He had dreamed of the moment he would tell his tale, reporting like a scout to his lord, doing his duty in a way that Gerhard would be proud of, but none of that mattered any more. The young man offered comfort, and Thurstan craved it. He poured it out with his tears, the tale that should have been told to his king with voice level and chin high. His face pressed into the young man's chest, he spoke.

        

      

       He had been laughing at the start of it. He remembered that much, although he no longer remembered what had amused him so. His head had been thrown back, and his eyes squeezed shut. His lord had always told him he laughed too loudly.

       "Gerhard," the scout had shouted, his voice fractured and breathless. The urgency of the shout had penetrated Thurstan's laughter, and he had frozen like that, mouth still open, head still tilted back. He must have looked comical, but no-one had looked at him at all. "They're coming," the scout had panted. His hands had been bleeding.

       "Who?" his lord had stood, his left hand on his hip, and his right resting on the hilt of his sword. At the time, still stupidly unaware of how serious the situation was, Thurstan had thought how heroic he looked, how perfect.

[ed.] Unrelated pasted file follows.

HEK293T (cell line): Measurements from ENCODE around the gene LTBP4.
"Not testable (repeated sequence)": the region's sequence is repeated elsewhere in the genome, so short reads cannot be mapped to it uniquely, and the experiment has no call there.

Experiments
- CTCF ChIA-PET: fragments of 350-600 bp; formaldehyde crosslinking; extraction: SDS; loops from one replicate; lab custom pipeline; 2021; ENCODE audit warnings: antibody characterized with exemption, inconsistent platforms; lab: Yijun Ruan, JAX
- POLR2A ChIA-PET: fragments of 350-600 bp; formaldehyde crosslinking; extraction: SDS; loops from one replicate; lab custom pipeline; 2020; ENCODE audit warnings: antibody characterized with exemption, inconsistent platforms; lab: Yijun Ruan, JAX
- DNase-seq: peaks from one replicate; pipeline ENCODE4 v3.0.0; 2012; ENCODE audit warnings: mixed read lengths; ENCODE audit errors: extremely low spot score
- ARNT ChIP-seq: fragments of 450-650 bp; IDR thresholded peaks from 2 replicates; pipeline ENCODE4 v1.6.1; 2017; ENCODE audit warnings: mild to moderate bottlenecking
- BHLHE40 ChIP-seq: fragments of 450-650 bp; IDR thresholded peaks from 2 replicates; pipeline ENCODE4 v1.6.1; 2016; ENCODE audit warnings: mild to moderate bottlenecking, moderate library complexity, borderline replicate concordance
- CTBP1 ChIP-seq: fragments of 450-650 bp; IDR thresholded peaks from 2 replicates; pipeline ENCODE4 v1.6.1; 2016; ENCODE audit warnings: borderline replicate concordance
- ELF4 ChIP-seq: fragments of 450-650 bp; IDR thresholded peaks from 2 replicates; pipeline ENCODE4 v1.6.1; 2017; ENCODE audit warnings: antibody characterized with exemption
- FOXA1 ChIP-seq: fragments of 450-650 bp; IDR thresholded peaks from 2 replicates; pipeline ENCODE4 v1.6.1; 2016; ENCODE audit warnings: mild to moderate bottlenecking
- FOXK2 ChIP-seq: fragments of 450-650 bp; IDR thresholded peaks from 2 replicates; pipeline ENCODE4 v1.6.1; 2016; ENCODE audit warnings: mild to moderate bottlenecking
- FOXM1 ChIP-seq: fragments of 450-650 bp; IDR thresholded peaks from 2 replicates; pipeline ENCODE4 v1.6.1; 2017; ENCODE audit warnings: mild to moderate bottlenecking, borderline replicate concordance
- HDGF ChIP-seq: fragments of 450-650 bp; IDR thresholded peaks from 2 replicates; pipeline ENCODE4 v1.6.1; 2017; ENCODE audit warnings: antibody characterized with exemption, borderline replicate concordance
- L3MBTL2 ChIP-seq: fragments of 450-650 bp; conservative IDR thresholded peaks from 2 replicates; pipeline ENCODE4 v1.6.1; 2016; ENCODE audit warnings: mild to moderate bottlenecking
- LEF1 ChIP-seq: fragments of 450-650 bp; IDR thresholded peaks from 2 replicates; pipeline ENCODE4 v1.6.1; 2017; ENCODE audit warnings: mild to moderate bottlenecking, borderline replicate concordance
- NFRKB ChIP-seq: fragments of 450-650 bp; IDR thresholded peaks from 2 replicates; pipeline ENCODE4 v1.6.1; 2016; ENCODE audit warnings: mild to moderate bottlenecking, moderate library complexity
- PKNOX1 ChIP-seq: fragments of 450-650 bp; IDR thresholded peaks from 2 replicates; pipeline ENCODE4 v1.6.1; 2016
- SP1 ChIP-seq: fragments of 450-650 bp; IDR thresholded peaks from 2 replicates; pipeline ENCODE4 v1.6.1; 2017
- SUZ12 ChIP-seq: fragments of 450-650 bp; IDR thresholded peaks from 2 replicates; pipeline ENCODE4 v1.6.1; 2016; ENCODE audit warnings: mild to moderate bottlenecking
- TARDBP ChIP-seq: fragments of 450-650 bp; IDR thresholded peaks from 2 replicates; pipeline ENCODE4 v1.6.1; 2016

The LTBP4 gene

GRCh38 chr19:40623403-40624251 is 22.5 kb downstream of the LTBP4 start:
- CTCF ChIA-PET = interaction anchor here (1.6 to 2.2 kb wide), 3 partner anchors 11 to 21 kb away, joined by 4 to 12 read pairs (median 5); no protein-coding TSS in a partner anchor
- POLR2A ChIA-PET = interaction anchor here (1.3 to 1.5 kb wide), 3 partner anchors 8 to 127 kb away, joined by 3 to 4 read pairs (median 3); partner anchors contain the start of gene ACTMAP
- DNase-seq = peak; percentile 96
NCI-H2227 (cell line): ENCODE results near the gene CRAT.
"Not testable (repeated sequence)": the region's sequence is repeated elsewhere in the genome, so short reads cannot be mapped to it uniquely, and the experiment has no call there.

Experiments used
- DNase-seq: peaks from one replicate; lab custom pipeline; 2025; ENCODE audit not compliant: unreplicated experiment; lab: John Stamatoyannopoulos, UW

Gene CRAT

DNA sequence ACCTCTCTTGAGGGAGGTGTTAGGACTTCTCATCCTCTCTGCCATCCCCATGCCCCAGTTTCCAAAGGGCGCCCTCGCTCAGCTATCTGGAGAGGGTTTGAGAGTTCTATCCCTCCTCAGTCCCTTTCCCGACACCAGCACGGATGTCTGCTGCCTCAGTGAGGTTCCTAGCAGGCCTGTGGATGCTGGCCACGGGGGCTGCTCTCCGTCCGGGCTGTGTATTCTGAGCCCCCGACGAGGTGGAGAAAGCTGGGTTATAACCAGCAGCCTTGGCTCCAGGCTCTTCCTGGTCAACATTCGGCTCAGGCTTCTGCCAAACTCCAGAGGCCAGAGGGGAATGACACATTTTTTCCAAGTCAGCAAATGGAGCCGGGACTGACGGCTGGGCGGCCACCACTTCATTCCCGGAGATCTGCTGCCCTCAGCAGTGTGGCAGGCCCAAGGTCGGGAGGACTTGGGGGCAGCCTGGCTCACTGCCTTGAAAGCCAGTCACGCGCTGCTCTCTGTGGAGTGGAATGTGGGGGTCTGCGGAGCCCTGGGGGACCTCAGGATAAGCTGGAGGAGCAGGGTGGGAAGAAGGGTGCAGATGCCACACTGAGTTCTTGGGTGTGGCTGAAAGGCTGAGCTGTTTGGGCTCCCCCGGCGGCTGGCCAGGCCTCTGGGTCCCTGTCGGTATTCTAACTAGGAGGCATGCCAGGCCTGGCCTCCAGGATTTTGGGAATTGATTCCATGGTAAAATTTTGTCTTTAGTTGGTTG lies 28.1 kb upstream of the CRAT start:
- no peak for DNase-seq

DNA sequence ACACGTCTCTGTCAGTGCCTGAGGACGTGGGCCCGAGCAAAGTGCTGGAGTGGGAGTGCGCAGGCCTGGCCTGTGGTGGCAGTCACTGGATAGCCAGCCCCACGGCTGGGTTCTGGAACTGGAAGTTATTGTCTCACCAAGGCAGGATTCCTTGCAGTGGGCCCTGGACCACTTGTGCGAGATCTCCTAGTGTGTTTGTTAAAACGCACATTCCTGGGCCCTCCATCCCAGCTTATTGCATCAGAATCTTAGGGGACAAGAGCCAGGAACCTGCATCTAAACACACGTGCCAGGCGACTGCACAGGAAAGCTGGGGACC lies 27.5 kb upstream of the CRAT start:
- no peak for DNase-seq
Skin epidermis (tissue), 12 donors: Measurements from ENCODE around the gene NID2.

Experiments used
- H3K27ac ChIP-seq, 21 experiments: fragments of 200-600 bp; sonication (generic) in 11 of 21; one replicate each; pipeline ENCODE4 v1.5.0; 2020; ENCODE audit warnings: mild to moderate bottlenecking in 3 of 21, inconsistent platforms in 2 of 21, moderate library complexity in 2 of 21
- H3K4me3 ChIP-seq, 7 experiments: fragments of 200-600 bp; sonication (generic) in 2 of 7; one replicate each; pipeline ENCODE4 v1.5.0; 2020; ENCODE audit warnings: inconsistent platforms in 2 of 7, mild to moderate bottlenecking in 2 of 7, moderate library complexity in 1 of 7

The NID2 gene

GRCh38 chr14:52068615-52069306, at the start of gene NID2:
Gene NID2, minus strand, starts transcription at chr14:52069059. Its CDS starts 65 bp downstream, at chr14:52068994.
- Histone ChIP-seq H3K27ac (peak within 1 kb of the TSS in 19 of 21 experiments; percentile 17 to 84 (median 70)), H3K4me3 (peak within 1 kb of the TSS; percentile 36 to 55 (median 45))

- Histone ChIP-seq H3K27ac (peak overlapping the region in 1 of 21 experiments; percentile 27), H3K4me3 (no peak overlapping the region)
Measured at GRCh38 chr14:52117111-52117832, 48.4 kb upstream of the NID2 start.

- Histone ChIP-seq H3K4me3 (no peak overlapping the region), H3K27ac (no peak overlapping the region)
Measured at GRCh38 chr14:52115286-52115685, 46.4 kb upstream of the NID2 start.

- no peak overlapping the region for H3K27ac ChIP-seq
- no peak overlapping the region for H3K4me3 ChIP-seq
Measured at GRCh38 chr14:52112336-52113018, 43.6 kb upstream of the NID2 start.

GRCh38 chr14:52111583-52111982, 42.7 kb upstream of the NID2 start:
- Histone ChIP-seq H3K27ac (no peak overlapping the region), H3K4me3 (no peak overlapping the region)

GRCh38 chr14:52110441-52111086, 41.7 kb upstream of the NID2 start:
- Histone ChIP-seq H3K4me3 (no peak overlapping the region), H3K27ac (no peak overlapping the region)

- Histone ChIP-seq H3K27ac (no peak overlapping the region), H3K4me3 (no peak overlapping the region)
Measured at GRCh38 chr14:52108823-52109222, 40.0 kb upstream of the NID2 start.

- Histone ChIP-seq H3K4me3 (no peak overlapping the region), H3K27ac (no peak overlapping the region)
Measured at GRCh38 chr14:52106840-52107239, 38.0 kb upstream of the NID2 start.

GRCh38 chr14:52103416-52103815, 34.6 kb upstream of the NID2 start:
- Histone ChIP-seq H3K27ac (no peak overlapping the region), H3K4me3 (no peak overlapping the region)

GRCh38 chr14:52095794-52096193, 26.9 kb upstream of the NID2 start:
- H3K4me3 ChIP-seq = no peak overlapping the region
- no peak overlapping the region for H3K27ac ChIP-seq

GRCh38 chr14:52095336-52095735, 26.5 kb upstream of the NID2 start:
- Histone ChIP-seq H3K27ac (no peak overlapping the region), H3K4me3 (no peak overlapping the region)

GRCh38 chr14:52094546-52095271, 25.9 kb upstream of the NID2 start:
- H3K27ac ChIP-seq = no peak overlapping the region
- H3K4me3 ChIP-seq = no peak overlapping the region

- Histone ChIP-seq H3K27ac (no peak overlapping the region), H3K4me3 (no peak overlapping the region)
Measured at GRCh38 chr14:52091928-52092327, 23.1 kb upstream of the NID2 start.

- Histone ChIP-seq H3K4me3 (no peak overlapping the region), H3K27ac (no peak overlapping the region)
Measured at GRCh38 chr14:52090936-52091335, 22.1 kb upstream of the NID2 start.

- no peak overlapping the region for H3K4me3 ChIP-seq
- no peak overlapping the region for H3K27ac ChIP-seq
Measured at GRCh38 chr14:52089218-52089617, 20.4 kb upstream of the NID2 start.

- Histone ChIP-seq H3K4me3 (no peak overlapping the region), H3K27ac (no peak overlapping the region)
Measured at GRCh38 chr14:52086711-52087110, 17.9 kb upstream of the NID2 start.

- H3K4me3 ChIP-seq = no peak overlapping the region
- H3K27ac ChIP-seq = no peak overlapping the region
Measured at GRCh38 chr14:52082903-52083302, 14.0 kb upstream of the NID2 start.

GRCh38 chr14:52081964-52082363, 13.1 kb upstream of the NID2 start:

"Soldiers." Someone had passed the scout a flask and he had taken a quick swig of water, wiping his mouth with the back of his hand even before he had swallowed it "About sixty of them, on horses. Coming this way."

       "How far?"

       "Close. Too close. They're riding the King's Road."

       "The King's Road?" The shock of that news had been tangible. Men had looked at each other, and, for the first time, their faces had shown real fear. Scouts watched the plains and the lower slopes of the mountain, but the King's Road, the high road across the mountains, was closed to everyone but the Kindred. It was secure, and they had never thought to guard it. It was protected by something far greater than any man's sword.

       "I only saw them by chance," the scout had gasped. "I wasn't even patrolling the road. And now they're too close. They'll be here in under half an hour."